Quick–More Lipstick!

As Mike Pence has doggedly pursued his “Look, Ma…I’m really a moderate!” remake, I’ve heard several people describe the effort with that old saying about putting lipstick on a pig.

Problem is, no matter how much Revlon you slather on that porker, it’s still a pig.

During a meeting attended by a variety of health agencies last week, when the subject of health outreach at Black Expo came up, attendees were told of a new directive issued by the Governor’s office. No agency receiving state funds may distribute condoms. That prohibition includes–but, as we lawyer-types like to say, is not limited to–Black Expo.

According to the Staff person delivering this news, this edict was justified by the fact that “only married people should have sex.” (And I guess they’ll have to buy their own condoms.) Evidently, no one in attendance suggested an obvious fix–that anyone receiving a condom be made to submit an affidavit to the effect that 1)he is married; and 2) he will use it only when having sex with his wife.

Pence is obviously unaware of a 1972 Supreme Court case (Eisenstadt v. Baird for my fellow nerds) directly on point. The Court said unmarried people have the same right to possess contraception as married ones. But then, our Governor is still insisting that Marbury v. Madison, the case that established judicial review, was wrongly decided.

Of course, Pence doesn’t look to the law for guidance anyway. He looks to his bible and like Micah Clark, he reads it literally.


  1. Pence and Clark are two of those blind men I referred to in my comments on “Fortunately, Most Christians Aren’t Like Micah Clark”, Ballard is blind man number three. Meanings in the Bible, as in Constitutional Amendments, are open to interpretation. Rather than being viewed as guidelines to making logical, common sense decisions and actions, they are used to control by the party with the most money. The world is not flat and gravity holds radical right believers on the ground along with the rest of us.

  2. i suspect the true reasoning for this change is another attack on planned parenthood, which distributes condoms.

  3. Why are the republicans in this country so focused on the sex and bedroom of every American?

  4. Apparently these tools don’t think very highly of their omnipotent God, as they continually insinuate themselves as its Sergeants at Arms.

  5. I wonder how long it’s going to take before people realize that if you want to decrease the number of abortions, you increase the quality of family planning and availability of birth control methods. When enough people want something, prohibition won’t decrease its availability–a lesson this country should have learned in the 1920s. These folks think that repression is the answer: prohibit abortion and prohibit family planning and birth control. That’s just not rational.

  6. Those folks who wish to decrease the number of abortions should want to prevent unplanned pregnancies. That, of course, means better access to contraceptives for all of us, married, unmarried, rich, poor…all of us.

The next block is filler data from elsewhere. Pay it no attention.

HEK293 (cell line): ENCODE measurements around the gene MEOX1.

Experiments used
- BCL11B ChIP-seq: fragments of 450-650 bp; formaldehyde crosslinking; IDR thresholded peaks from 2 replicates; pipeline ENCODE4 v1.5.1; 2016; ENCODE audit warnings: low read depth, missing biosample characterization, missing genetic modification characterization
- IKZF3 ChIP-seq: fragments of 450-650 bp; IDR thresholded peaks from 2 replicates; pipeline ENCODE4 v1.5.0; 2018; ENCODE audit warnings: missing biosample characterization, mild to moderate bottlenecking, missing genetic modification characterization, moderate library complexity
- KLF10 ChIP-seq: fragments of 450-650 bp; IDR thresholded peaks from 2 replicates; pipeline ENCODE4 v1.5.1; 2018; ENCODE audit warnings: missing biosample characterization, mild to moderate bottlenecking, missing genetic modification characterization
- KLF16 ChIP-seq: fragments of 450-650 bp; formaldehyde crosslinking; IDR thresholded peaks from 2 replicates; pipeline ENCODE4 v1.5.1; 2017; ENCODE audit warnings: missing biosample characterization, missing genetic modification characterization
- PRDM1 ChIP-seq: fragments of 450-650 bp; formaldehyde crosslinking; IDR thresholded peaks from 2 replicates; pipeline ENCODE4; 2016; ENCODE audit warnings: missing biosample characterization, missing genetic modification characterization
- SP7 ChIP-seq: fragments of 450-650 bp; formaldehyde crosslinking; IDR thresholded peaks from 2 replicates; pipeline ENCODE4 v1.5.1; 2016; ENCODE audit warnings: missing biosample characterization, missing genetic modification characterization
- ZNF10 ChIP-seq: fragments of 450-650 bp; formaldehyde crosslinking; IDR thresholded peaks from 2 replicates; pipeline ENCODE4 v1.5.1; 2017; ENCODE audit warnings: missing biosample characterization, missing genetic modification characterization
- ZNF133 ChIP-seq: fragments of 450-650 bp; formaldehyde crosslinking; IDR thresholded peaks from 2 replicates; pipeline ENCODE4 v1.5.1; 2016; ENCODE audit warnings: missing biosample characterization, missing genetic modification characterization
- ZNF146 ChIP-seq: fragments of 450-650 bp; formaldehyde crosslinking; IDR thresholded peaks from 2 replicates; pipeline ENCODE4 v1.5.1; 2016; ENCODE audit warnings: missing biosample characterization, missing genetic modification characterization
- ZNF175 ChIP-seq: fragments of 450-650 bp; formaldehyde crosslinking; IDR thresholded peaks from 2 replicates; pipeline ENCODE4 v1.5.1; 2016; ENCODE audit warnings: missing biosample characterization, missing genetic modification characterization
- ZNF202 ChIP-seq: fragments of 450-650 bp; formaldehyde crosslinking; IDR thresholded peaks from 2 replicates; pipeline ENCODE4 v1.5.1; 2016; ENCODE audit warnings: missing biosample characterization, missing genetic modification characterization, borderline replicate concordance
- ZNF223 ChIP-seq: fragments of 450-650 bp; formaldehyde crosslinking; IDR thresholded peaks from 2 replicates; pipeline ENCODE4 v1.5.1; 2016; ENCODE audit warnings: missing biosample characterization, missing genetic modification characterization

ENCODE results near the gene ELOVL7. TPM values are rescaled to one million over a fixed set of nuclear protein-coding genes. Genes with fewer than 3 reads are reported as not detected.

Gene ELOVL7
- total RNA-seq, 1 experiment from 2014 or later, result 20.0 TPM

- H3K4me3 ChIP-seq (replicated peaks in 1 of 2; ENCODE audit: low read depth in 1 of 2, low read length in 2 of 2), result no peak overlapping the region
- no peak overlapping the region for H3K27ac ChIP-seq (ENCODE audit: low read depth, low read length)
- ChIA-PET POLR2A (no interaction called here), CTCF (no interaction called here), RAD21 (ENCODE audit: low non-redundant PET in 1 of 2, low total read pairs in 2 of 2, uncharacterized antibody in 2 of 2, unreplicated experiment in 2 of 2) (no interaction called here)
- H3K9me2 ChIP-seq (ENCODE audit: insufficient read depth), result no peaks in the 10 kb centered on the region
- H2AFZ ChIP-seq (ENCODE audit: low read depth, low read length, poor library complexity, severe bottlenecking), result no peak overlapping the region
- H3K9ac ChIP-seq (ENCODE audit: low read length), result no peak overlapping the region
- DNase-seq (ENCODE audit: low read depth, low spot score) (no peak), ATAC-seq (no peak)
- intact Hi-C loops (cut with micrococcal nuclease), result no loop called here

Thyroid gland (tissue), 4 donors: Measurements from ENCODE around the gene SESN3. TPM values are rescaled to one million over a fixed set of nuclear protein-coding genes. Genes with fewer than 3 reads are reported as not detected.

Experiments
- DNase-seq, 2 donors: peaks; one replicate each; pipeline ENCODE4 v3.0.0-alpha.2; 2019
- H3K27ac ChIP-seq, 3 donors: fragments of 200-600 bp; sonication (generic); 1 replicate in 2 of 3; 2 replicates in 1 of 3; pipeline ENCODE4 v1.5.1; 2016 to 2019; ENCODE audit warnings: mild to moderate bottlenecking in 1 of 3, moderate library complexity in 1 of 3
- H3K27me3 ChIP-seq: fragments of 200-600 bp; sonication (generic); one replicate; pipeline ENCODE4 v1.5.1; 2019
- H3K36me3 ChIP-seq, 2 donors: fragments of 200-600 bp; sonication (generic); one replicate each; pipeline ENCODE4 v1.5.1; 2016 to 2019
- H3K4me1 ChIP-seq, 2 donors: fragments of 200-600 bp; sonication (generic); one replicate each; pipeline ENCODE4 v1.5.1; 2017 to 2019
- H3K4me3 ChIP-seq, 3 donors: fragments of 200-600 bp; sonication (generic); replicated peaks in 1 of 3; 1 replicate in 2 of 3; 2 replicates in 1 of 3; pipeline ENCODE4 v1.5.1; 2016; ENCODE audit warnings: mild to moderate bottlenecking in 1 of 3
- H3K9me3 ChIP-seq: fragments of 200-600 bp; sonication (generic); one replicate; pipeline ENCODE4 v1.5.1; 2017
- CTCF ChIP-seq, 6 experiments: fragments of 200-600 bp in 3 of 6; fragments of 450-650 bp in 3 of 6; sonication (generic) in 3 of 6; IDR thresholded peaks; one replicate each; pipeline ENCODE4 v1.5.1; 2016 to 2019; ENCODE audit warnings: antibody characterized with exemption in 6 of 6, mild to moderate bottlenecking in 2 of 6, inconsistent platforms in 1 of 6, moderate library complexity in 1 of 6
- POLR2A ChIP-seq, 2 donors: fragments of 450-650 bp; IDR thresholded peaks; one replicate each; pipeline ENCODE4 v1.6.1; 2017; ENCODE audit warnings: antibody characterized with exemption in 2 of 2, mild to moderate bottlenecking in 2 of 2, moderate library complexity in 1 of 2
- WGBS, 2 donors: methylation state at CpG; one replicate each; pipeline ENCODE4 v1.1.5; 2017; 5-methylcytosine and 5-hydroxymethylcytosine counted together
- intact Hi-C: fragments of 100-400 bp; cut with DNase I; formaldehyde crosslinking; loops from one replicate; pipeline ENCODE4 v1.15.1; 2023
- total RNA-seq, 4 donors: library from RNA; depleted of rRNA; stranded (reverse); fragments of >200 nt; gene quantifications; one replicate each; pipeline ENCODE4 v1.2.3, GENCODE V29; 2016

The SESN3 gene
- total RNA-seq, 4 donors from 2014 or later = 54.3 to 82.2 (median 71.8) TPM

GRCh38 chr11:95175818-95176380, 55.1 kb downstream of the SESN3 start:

7. I don’t understand what the Republicans are doing. They want to stop abortions but they’re limiting access to birth control. Women and girls at all costs must carry their pregnancies to term, but when they have the children and need welfare and food stamps, they’re lazy, immoral sluts living on the taxpayers’ dime. The only thing I can take from this is that women are not supposed to have sex unless they are married and then for procreation purposes only; under no circumstances should they be enjoying it because that’s for men only.

  8. Wow, what unanimity of opinion. You all sound like echoes of each other.

    The directive simply prevents state funds from being spent on condoms. It doesn’t make condoms illegal, or prevent other groups from handing them out. At least one-fourth of the state population is Catholic, and they cannot be forced to fund activity they consider directly counter to their religious beliefs.

    Pence’s decision avoids another mess – in Indianapolis, it is illegal for anyone other than a physician or a pharmacist to give or sell a condom to someone under the age of 18. Look it up in municode.

    Were it up to me we would pay people to be sterilized and give condoms out for free, so don’t give me your white liberal NPR-loving skepticism. The state is right in not stepping into murky waters.

  9. The headline on the front page of todays’ Star says “80,000 Kids Are Hungry”. Why am I “forced to fund activity” I “consider directly counter” to my beliefs, when our community immorally funds billionaires and their sports teams with tax money and has no money for hungry children? As most American Catholics use and approve of birth control, I don’t see why a few free condoms being passed out to adults should require blocking by a few people who claim to be religiously offended by this practice.

  10. I don’t understand how folks who say they want government to stay out of our business can then insist on government prohibitions and mandates for our bedrooms and our bodies.

    If abortion is such a huge problem, contraception is the answer.

    As others noted here, it’s regrettable that our government spends millions on sports facilities (to which I object), but our government can’t invest much less to protect against unwanted diseases AND pregnancies AND children whose parents can’t afford to feed them or who abuse unwanted children.

    We’d save millions in medical costs for sexually transmitted diseases, for Medicaid, and millions in various welfare costs
    if condoms were provided to all who needed them. (Religious objectors need not take advantage of them.)

    As John Gregg said last year, the problem isn’t planned parenthood when it’s in EVERYONE’s best interests to avoid UNPLANNED parenthood.

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